The Toronto price chart has become scary over time but many are still hoping it will turn the corner. Real estate investors and home buyers alike are nervous about what will happen next.
The housing and condo market hasn’t been at its best over the past few years and this year it hasn’t seen any major changes, although there may be hope.
With the dizzying rate of change that took place in 2017, we’re still seeing signs of weakness in Toronto’s real estate and the overall Toronto real estate price history chart. In fact, Toronto real estate prices has seen a noticeable increase and unit sales have fallen significantly.
What’s the Issue?
The issue lies in the fact that the high-end of Toronto’s real estate market (and of condos in Canada in general) has yet to adjust to the new government imposed rules, which have: made it tougher for Canadians to qualify for mortgages, reduced interest rates, and restricted real estate purchases by non-Canadians. In addition to this, in January more stringent mortgage guidelines came into play.
Canadian government officials haven’t exactly made it easy for real estate developers to tame their absurdly growing prices.
In December, many home buyers rushed to enter the market before the rules were imposed; so as demand rose, prices skyrocketed. The market is still bearing the brunt of this event.
The Earlier Months of 2018
January did not see the housing market in a good position. It got off to a bad start as sales tumbled in January and the real estate inventory increased. The Toronto Real Estate Board (TREB) revealed that housing sales in Toronto dropped dramatically by 22 per cent this year compared to last year and home prices have become more unaffordable to Torontonians.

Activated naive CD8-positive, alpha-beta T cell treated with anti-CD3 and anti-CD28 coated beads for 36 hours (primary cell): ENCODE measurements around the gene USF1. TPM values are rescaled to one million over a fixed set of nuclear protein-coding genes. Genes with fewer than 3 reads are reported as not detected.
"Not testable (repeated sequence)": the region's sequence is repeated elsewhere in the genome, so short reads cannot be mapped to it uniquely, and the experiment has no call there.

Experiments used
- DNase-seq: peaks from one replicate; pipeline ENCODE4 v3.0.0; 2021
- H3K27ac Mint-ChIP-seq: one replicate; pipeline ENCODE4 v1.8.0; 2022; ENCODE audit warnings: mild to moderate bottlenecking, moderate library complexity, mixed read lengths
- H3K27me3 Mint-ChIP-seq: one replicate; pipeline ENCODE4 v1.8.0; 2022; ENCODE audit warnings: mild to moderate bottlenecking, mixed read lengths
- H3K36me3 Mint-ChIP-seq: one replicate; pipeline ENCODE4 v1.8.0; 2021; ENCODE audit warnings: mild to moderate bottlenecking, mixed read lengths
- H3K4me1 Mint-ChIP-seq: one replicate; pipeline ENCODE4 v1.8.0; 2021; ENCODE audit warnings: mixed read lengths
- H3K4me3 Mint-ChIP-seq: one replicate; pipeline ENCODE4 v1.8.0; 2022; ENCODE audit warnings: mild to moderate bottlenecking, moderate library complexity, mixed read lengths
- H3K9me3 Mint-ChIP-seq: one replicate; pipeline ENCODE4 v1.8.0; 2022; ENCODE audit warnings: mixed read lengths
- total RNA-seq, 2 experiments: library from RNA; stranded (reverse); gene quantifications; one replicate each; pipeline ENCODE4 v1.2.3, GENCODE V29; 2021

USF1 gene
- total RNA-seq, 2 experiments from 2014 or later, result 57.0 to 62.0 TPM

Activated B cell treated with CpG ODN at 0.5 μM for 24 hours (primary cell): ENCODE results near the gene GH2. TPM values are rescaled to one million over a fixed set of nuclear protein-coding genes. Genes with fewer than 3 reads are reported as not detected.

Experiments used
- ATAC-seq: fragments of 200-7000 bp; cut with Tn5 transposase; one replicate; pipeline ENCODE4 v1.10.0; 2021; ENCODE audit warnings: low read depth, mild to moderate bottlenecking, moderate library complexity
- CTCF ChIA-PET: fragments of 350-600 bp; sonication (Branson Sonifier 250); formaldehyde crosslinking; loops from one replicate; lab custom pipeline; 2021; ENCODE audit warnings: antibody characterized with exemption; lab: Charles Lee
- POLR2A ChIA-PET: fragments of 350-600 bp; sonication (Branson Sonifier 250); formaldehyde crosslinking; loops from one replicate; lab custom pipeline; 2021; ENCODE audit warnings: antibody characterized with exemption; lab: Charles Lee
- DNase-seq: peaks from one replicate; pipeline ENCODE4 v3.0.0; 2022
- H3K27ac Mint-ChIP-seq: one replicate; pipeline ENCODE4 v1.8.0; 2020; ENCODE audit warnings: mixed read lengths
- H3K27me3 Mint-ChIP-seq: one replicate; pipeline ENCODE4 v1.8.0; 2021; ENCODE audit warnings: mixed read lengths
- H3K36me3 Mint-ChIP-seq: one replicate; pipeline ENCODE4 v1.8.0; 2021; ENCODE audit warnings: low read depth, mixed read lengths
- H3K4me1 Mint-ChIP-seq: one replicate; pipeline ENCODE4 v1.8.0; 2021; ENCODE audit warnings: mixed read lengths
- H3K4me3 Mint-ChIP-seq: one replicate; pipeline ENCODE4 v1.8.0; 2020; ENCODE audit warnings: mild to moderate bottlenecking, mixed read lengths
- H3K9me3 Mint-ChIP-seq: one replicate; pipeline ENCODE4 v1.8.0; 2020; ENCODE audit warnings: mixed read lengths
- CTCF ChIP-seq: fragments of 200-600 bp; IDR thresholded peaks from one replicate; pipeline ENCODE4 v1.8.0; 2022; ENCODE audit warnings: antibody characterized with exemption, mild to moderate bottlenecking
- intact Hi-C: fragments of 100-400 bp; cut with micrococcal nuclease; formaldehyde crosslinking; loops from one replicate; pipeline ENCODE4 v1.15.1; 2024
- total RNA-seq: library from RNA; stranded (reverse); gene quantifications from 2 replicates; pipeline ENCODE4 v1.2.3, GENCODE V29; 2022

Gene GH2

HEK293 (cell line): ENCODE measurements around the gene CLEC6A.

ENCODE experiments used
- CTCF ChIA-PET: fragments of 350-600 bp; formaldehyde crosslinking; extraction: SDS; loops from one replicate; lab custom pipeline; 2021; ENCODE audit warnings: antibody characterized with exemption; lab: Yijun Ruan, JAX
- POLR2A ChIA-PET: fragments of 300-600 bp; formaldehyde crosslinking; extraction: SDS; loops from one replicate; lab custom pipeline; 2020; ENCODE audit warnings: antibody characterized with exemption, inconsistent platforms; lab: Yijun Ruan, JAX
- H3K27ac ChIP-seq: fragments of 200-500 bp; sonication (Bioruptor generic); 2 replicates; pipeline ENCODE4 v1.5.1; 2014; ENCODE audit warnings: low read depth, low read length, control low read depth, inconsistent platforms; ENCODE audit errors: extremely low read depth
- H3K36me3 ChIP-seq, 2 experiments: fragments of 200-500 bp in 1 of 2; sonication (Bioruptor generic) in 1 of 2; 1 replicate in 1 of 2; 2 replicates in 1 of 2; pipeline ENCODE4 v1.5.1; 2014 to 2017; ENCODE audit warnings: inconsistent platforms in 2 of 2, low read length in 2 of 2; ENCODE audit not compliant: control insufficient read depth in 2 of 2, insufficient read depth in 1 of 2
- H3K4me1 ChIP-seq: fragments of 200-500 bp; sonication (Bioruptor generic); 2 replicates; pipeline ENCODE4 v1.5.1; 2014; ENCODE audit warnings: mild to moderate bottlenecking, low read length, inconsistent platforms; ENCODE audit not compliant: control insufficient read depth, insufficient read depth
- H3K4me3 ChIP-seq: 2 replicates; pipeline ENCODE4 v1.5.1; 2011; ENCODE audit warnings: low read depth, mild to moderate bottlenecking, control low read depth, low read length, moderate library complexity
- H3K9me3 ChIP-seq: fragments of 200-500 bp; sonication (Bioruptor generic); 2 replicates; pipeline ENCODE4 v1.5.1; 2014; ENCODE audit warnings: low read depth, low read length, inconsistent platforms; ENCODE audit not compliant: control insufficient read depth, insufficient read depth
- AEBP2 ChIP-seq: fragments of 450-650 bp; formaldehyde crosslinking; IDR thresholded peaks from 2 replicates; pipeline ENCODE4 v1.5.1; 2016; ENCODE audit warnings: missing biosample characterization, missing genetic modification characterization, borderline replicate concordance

The erratic Toronto house prices chart patterns have left many developers panicking.
“There are emerging indicators pointing toward increased competition between buyers, which generally leads to stronger price growth.”
– Jason Mercer, Market Analysis Director
During the earlier months of 2018 Toronto price chart showed home prices falling by 4.1%, as revealed by the Real Estate Board (TREB). To be more precise, the prices for condominiums and single family residences fell, as more residents became unqualified for mortgages and real estate inventory rose.
According to Mercer, many had anticipated that homes prices on the Toronto real estate prices chart to flat-line after last year events. Last year, prices were at an all-time high due to the increase in demand and the limited number of properties that were available for sale.
Is the Toronto Real Estate Prices Chart About to Stabilize?
The lower real estate prices doesn’t necessarily mean that there is a big win for home buyers. Of course, it will eliminate some of the pressure that is usually placed on prospective buyers to enter the market before prices go out of reach, since many people are now able to purchase a home below previous asking prices.
However, the issue is that real estate prices aren’t really dropping, they are flat-lining. In fact, home prices haven’t greatly improved for the average Canadian either.
The average Toronto housing prices chart is showing that the overall real estate prices index hasn’t changed much in January, despite the decline in demand as revealed by Bloomberg calculations.